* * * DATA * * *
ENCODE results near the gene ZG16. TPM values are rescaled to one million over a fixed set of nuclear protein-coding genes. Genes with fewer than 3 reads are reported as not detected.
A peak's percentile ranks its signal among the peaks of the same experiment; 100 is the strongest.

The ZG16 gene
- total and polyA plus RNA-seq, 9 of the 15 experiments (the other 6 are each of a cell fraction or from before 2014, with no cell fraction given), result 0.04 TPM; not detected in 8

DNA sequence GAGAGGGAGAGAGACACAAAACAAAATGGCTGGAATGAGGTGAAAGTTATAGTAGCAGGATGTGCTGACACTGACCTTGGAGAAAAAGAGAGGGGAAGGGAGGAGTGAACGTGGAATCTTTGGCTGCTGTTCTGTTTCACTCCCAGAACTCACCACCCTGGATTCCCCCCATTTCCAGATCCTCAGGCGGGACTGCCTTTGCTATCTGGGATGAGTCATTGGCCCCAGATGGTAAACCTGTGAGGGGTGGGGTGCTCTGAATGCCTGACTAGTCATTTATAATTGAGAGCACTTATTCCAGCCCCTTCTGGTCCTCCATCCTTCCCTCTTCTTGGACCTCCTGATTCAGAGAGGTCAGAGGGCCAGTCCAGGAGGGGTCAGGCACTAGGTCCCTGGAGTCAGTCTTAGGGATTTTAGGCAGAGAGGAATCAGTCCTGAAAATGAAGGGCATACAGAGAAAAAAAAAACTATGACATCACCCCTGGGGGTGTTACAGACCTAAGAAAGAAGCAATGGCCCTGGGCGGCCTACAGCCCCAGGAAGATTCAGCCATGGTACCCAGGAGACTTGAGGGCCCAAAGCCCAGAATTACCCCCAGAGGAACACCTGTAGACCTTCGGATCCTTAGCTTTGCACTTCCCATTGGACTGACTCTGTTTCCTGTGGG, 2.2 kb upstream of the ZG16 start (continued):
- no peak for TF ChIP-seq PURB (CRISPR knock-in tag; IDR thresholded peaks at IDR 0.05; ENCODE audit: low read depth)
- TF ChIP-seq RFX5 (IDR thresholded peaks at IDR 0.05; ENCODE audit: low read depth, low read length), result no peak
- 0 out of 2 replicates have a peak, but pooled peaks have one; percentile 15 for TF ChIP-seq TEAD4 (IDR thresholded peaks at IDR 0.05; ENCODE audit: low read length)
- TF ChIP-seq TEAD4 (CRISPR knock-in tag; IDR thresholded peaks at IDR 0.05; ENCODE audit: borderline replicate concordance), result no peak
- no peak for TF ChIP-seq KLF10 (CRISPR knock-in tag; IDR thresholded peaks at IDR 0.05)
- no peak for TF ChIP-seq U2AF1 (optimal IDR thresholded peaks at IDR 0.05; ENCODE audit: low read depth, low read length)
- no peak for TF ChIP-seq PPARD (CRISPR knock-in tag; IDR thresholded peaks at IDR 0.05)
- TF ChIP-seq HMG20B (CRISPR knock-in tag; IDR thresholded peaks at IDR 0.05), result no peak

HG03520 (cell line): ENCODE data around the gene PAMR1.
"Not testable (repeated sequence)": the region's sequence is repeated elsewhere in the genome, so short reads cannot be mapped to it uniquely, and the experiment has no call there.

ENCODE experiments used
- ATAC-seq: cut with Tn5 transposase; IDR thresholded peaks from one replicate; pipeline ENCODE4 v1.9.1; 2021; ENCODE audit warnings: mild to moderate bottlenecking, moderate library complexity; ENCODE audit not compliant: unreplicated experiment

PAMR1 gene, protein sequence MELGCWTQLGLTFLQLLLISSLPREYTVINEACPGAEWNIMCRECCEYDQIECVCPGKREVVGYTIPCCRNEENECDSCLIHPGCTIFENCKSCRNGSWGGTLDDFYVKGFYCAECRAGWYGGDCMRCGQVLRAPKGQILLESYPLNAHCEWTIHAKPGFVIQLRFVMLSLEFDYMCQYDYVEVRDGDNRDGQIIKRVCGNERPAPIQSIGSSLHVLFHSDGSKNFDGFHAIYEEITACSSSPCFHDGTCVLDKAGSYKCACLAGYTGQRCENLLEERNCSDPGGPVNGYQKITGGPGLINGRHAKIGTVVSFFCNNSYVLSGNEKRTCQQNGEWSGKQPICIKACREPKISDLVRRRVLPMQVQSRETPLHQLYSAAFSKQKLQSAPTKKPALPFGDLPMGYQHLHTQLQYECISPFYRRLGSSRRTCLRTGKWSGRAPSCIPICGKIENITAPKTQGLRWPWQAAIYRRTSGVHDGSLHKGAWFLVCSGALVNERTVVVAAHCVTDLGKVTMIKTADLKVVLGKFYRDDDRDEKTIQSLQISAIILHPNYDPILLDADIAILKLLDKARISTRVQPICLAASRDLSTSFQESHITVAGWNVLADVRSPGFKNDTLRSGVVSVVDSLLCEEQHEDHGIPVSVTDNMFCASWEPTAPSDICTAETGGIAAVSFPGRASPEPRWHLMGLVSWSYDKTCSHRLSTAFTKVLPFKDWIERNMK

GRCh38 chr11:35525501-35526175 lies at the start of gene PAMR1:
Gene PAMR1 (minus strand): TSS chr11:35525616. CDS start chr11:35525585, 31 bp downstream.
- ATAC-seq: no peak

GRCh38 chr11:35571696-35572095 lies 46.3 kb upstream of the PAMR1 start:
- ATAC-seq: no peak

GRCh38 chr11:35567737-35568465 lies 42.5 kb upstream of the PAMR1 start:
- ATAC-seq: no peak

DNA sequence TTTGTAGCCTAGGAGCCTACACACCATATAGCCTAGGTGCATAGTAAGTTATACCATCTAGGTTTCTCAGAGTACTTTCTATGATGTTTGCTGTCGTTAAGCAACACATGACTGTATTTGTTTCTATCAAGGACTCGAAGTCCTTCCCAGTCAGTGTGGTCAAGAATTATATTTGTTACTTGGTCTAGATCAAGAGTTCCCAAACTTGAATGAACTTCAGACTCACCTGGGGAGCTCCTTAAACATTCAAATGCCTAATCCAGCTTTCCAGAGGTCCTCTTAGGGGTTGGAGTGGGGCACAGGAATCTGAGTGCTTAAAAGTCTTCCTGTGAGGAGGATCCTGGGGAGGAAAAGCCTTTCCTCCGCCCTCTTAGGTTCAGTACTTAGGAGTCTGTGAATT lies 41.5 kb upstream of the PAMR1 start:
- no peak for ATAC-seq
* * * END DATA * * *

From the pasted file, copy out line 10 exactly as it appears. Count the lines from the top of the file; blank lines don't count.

- no peak for TF ChIP-seq KLF10 (CRISPR knock-in tag; IDR thresholded peaks at IDR 0.05)